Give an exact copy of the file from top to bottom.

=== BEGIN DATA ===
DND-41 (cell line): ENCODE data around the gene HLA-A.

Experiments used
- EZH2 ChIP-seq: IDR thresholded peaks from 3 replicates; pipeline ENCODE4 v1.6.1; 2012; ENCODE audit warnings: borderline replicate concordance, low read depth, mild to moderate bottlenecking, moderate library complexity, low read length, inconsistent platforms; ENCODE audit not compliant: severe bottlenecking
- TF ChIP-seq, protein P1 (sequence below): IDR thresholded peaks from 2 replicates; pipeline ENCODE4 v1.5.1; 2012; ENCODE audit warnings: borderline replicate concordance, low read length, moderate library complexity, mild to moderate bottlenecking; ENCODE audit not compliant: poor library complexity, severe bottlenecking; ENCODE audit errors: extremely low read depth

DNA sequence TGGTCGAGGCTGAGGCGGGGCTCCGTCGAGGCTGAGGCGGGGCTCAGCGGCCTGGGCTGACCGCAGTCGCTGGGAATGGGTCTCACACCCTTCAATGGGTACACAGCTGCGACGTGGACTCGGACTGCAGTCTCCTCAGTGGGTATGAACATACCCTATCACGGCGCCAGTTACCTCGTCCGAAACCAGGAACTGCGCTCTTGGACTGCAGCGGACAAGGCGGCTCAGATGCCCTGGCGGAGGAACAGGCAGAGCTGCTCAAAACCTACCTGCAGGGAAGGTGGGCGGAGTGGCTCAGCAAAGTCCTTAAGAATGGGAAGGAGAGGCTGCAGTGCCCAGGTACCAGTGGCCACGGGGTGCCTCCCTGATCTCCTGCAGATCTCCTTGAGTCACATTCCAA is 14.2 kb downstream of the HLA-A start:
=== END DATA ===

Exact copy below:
DND-41 (cell line): ENCODE data around the gene HLA-A.

Experiments used
- EZH2 ChIP-seq: IDR thresholded peaks from 3 replicates; pipeline ENCODE4 v1.6.1; 2012; ENCODE audit warnings: borderline replicate concordance, low read depth, mild to moderate bottlenecking, moderate library complexity, low read length, inconsistent platforms; ENCODE audit not compliant: severe bottlenecking
- TF ChIP-seq, protein P1 (sequence below): IDR thresholded peaks from 2 replicates; pipeline ENCODE4 v1.5.1; 2012; ENCODE audit warnings: borderline replicate concordance, low read length, moderate library complexity, mild to moderate bottlenecking; ENCODE audit not compliant: poor library complexity, severe bottlenecking; ENCODE audit errors: extremely low read depth

DNA sequence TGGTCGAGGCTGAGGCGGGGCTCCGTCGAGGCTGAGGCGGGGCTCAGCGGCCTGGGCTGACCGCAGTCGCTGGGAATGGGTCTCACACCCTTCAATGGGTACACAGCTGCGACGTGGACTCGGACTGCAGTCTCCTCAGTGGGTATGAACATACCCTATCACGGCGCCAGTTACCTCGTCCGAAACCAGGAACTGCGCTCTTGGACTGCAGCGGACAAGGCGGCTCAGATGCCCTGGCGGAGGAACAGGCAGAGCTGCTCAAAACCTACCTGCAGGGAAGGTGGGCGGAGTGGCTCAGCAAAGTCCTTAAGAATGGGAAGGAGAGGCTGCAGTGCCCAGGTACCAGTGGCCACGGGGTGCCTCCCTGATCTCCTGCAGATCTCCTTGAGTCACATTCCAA is 14.2 kb downstream of the HLA-A start: